Question 5: Are there other advantages to using an inverter?
Industry is driven towards the goal of optimal productivity, as that generates products that can be sold profitably. When changes are made to the plant it is important to do it with the future in mind as well as maximum reliability and availability.
Changing constant-speed equipment to provide higher production volumes requires money and time investing in gearboxes or new belt systems, as well as interrupting production to install these devices.
With a VSD, speed increases of 5 to 20 percent can be easily attained without changing the mechanics. The production increase can be achieved without any extra investment. The accurate speed control obtained with VSDs results in process optimisation.
High-efficiency motors and VSDs contribute to greater machinery or equipment uptime, lower switchgear and cabling costs, better process
control and higher productivity and quality.
In summary benefits include enhanced end-product quality, increased production throughput, maximised process up-time, minimised maintenance, reduced wastage and more accurate processing of materials.
Question 6: Are they all similar, or are there particular characteristics that users should look out for? Perhaps those are not related to energy savings but to things such as communications facilities or something else?
Actually, it is important to appreciate that not all VSDs are the same. For instance, not all…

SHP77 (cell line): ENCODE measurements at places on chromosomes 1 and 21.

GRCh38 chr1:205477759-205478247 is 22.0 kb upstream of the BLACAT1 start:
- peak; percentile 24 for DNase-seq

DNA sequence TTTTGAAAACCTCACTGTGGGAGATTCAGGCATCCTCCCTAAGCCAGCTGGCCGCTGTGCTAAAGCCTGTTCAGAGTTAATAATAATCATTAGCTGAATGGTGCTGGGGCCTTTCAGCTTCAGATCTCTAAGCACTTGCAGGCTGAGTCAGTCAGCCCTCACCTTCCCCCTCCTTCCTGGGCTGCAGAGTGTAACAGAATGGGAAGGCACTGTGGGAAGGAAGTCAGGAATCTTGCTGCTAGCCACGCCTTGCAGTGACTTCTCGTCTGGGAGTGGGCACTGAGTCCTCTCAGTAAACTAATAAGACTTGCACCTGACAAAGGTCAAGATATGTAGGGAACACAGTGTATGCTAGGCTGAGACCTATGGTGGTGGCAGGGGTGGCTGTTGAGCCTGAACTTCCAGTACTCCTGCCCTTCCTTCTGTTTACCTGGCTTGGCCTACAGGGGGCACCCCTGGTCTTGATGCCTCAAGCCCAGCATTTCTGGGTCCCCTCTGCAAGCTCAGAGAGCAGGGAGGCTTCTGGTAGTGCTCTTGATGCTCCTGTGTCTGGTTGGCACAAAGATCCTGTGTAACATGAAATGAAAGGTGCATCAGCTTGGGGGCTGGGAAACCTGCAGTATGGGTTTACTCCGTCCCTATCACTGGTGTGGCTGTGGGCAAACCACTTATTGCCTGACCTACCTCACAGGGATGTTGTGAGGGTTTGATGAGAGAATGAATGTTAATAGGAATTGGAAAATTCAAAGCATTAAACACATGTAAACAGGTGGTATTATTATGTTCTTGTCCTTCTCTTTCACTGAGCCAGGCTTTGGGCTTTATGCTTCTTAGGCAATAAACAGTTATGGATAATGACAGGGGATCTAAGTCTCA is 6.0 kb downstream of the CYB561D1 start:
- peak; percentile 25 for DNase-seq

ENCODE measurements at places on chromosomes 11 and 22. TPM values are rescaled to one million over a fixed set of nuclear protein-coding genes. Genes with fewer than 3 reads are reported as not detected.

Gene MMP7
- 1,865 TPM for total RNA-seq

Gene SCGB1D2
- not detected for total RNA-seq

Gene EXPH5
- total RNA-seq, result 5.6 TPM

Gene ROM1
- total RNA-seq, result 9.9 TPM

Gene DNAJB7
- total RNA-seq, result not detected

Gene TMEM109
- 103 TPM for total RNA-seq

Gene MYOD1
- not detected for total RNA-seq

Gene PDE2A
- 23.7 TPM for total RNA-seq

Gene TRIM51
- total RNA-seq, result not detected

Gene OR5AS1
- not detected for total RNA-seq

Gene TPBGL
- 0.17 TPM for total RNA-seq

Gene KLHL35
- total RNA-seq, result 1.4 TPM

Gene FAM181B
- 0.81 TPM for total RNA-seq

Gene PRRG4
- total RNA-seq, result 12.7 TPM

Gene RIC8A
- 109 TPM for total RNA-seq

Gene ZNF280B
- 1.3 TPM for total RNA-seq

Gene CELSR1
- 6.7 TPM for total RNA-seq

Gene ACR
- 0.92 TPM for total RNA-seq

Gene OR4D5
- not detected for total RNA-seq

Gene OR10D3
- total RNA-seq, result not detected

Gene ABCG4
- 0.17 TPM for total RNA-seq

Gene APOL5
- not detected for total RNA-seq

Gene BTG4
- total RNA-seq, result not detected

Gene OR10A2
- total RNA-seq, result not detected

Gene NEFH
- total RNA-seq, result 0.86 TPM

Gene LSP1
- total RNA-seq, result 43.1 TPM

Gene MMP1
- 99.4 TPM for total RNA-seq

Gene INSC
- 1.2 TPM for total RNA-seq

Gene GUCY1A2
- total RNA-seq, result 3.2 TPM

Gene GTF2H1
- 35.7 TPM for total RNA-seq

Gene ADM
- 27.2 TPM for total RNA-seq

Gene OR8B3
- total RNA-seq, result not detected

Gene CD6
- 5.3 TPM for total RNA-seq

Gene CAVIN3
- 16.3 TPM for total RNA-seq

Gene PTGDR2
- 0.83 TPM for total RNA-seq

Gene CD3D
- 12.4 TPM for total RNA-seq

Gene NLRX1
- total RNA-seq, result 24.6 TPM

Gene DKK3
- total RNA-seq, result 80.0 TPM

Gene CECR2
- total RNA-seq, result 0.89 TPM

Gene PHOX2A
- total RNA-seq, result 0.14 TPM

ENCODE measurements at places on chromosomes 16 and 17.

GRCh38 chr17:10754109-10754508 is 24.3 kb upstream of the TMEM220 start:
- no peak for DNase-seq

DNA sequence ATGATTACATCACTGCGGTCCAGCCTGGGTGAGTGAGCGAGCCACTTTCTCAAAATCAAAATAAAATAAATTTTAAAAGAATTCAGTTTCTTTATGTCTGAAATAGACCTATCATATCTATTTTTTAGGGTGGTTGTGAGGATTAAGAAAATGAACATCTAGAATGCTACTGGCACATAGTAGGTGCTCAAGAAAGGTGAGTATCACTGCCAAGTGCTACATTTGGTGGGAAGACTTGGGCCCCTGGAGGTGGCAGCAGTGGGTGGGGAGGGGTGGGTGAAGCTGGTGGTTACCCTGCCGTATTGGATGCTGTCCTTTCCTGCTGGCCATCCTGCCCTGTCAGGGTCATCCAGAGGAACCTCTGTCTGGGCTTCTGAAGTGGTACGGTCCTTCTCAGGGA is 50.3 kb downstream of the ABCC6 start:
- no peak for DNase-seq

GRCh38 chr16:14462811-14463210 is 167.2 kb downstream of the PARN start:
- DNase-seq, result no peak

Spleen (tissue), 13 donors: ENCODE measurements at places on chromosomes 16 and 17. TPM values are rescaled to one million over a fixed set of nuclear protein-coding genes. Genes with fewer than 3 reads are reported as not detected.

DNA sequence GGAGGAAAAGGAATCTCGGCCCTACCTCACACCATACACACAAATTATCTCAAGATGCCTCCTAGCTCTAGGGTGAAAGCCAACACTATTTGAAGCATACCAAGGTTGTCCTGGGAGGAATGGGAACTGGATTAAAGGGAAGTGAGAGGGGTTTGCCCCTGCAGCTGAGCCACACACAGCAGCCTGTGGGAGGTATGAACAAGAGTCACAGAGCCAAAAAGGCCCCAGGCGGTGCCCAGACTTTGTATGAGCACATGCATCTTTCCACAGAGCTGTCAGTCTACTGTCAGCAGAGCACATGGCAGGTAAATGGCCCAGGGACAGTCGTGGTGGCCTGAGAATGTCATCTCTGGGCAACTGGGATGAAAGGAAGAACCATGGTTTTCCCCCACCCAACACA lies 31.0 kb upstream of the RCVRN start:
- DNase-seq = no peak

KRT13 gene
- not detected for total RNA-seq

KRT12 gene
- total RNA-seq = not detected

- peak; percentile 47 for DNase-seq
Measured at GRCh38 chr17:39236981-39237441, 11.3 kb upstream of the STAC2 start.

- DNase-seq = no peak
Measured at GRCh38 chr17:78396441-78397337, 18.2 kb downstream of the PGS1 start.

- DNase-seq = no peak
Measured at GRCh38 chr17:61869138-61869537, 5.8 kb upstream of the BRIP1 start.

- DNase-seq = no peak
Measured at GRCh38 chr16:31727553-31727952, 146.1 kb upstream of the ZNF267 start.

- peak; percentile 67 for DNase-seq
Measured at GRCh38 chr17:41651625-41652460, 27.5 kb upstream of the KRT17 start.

- …motor control is the same
- …drives can count your energy usage and display it in terms of CO2 and money
- …motor platforms are suitable for all applications – see the different motors choices below
- …VSDs fulfil EMC requirements when connected to the motor
- …VSDs give full rating at published temperatures
- …harmonic mitigation is the same
- …VSDs tell you what has changed, so it is easy to diagnose
- …VSDs have the same standard features like timers, protection, override etc
- …VSDs speak your language – full text display fault codes with explanations of what to do to correct the problems
And so the list goes on.
A VSD is an extremely intelligent and powerful device that is perfectly placed to join the smart factory of the future.
Question 7: When it comes to motors, what are the basic choices for the type of food industry pump/fan etc applications we’re thinking about? Is it perhaps a choice between permanent magnet motors and induction motors or are there other alternatives I should mention?
Once upon a time, one motor type powered pretty much all motor driven applications – the squirrel cage induction motor. But today there are others to consider. Here is a quick tour:
Electronically commutated motors (ECM)
ECMs are combined with a brushless controller onto the fan assembly. However, if one component fails, the entire unit – including fan, motor and controller – must be replaced.